As an art purist, I’m still not sure how I feel about how some of the sculptures were cobbled together — body from one century, head from another to suit prevailing tastes at the time. The arms of The Praying Boy (main photo), for instance, were added later, well after the completion of the rest of the statue, to reflect, one must presume, the era’s prevailing prayer pose (which, to me, looks more like rejoicing than praying). It’s art as pastiche, and studying the collection, I almost felt like I was walking through the sculptural equivalent of a sample-heavy hip-hop record.

Were the Greek, Roman and Etruscan masters exercising religious restraint or extreme modesty when sculpting the ideal nude male form? Maybe size didn’t really matter back then, but one would expect Apollo, of all Greek divinities, to be, if nothing else, well-endowed. At least that was the myth going through my head every time I stumbled upon yet another representation of his unclothed form.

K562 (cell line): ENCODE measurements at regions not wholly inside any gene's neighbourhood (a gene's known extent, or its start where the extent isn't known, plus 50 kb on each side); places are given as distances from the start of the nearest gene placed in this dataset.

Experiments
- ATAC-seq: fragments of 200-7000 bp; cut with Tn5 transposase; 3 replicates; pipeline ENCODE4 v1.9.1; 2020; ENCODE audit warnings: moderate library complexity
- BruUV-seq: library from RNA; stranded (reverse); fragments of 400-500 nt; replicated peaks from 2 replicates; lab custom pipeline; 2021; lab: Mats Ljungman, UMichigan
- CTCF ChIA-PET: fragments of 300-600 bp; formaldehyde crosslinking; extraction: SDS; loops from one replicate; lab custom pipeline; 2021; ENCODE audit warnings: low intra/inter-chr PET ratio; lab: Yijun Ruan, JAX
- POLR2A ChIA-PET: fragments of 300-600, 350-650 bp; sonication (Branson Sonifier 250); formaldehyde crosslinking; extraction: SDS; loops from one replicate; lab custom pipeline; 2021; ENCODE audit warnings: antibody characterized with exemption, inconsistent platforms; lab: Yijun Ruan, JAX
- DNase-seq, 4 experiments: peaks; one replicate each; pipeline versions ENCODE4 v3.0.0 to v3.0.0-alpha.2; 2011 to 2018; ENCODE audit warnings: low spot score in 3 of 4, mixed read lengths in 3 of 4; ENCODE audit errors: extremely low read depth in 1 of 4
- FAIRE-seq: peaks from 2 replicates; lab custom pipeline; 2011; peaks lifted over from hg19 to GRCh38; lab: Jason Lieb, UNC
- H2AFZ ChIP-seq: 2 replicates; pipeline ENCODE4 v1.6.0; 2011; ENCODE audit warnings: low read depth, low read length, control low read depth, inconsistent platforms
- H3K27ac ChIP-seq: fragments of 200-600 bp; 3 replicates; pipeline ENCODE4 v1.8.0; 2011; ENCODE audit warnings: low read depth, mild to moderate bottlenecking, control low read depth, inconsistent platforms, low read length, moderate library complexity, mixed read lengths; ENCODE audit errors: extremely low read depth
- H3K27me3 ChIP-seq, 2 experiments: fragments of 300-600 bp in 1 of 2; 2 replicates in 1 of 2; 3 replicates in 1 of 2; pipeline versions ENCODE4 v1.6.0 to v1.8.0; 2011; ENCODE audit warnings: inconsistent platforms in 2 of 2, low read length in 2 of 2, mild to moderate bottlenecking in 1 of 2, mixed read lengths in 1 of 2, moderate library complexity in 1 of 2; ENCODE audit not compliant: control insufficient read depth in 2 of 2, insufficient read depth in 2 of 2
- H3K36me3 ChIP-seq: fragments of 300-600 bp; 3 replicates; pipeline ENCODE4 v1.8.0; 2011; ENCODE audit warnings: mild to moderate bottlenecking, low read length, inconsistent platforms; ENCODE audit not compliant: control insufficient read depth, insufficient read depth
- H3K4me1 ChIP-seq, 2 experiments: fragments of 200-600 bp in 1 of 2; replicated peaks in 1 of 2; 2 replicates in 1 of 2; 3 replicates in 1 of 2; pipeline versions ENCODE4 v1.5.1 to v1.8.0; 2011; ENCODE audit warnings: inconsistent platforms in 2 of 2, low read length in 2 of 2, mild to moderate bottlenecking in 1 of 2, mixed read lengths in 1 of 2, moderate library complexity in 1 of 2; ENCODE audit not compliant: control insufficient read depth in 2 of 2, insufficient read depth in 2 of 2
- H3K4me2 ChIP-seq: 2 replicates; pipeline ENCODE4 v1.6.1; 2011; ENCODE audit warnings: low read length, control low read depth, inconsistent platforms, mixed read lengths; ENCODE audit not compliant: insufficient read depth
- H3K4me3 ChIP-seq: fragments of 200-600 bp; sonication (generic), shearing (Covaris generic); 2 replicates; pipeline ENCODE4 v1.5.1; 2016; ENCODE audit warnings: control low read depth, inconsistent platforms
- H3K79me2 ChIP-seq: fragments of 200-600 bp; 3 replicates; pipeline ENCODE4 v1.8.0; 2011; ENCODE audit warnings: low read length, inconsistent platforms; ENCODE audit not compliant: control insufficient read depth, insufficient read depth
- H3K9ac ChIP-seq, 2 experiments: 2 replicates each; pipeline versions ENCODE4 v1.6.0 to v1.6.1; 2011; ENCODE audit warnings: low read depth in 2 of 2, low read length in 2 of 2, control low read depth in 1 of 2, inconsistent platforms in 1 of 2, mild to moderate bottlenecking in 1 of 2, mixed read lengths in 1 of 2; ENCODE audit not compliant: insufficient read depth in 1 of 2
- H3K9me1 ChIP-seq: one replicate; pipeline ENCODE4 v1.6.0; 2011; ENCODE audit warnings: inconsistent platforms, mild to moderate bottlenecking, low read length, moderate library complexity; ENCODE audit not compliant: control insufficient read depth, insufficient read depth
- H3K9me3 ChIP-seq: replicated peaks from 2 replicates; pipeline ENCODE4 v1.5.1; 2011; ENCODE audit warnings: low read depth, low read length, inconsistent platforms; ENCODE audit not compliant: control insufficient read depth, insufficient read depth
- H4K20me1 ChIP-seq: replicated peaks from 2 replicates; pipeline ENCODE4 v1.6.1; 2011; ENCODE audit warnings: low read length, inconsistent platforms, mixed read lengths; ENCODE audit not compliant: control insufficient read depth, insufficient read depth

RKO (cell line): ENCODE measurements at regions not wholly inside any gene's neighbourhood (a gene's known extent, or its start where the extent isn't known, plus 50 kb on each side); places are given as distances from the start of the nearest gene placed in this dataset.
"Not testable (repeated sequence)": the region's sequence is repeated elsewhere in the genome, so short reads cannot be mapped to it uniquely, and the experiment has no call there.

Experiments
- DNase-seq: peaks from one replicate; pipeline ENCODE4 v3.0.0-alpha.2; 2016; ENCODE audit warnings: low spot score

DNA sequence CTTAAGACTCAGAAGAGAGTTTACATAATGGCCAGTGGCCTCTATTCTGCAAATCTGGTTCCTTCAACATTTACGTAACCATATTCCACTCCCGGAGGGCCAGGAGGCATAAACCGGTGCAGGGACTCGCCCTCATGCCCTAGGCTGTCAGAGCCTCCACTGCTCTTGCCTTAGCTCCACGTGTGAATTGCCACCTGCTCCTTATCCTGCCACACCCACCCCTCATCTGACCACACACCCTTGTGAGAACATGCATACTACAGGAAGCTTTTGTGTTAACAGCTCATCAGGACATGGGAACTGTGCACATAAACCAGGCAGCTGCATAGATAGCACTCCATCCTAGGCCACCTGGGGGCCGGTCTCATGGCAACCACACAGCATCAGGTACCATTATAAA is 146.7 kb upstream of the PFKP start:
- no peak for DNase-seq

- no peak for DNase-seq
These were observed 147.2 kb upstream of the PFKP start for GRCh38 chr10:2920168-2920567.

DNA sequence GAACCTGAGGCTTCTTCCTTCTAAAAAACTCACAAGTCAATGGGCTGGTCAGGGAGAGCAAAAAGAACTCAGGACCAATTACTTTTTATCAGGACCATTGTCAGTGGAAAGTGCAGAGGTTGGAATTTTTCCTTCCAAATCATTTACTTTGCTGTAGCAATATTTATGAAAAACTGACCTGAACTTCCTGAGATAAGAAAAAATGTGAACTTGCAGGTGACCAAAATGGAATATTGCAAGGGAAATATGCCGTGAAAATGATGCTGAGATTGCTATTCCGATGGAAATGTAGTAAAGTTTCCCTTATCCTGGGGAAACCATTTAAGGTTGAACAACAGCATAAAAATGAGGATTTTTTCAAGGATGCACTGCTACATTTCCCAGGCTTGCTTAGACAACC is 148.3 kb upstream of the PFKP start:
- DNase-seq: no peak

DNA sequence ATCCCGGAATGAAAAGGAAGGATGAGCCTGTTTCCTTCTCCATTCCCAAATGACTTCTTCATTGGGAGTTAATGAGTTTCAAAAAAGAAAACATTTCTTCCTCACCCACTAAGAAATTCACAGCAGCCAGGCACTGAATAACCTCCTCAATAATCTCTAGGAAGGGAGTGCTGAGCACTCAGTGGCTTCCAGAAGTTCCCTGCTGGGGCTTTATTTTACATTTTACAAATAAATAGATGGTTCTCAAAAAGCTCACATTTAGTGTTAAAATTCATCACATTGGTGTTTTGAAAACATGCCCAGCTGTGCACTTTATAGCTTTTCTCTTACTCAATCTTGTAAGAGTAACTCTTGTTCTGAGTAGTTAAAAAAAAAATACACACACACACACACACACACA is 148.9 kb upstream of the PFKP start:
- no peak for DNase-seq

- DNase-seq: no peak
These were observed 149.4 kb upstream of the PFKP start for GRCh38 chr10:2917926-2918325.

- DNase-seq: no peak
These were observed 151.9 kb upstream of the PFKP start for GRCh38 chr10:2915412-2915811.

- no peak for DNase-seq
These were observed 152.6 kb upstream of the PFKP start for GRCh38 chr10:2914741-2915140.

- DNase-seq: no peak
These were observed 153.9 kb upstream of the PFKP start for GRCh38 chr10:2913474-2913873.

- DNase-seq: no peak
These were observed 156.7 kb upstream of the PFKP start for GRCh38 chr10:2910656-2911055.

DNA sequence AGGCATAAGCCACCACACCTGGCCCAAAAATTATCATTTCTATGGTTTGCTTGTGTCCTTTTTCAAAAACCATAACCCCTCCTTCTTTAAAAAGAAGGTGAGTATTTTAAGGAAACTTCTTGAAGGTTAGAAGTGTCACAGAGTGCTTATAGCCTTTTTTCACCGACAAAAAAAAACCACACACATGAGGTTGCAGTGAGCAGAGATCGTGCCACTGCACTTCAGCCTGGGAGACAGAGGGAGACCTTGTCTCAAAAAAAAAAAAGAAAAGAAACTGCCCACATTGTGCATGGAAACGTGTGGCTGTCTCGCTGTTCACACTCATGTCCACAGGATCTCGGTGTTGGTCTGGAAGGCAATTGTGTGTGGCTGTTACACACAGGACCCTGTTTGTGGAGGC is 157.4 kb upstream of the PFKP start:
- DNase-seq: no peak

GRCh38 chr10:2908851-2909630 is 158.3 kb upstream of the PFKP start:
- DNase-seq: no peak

Is it me, or does the guy on the left look like Ralph Fiennes circa Schindler’s List? It’s actually someone named Irwin Piscator, about whom I hope to find out more today when I check out “Diversity Destroyed: Berlin 1933-1938,” an exhibition that’s part of a 2013 city-wide recognition of the 80th anniversary of the Nazi takeover of Germany at the German Historical Museum. (That’s Marlene Dietrich underneath him.) I’m heading there as the second part of my 24-euro three-day museum pass that covers all of Museum Island — an actual island in the middle of the Spree River — and much more.

What is it about Icona Pop’s “I Love It” that transcends language, country and cultural barriers? It’s hopelessly high school, the kind of song I could imagine every girl in my graduating class singing along to every time it came on the radio had it been released circa 1984 to 1987. But unlike Madonna’s and Cyndi Lauper’s greatest hits from that period, I haven’t grown tired of it since the first time I heard it, on a Melbourne TV commercial just a few days before its inclusion in a January episode of Girls led to its U.S. ascent.